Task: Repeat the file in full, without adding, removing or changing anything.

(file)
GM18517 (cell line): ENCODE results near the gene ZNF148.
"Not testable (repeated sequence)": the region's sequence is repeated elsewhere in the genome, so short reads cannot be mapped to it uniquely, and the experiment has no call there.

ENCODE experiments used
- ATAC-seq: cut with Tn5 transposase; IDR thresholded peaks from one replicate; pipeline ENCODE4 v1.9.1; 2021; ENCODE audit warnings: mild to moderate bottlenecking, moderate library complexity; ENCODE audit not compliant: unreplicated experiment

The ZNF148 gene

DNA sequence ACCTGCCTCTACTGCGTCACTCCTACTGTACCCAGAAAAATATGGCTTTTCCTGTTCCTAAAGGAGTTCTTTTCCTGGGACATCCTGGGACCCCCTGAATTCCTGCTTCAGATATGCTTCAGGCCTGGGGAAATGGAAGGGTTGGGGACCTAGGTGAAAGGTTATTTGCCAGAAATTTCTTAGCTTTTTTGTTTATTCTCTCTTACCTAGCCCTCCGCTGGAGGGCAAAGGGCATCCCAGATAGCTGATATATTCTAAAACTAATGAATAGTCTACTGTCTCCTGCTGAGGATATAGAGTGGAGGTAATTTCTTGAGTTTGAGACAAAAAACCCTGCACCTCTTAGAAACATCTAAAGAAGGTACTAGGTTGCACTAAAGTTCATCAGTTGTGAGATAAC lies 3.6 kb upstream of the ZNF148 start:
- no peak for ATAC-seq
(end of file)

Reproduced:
GM18517 (cell line): ENCODE results near the gene ZNF148.
"Not testable (repeated sequence)": the region's sequence is repeated elsewhere in the genome, so short reads cannot be mapped to it uniquely, and the experiment has no call there.

ENCODE experiments used
- ATAC-seq: cut with Tn5 transposase; IDR thresholded peaks from one replicate; pipeline ENCODE4 v1.9.1; 2021; ENCODE audit warnings: mild to moderate bottlenecking, moderate library complexity; ENCODE audit not compliant: unreplicated experiment

The ZNF148 gene

DNA sequence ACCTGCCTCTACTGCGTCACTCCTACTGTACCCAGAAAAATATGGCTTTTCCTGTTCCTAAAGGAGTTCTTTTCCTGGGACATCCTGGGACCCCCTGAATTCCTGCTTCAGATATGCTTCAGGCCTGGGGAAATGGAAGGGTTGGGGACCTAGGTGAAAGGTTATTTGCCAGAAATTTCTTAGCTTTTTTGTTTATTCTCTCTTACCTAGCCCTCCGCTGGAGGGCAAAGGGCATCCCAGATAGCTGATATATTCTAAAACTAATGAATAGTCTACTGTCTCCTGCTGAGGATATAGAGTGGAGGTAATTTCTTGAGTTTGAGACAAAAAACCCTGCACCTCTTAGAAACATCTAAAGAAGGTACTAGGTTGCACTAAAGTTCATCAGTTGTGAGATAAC lies 3.6 kb upstream of the ZNF148 start:
- no peak for ATAC-seq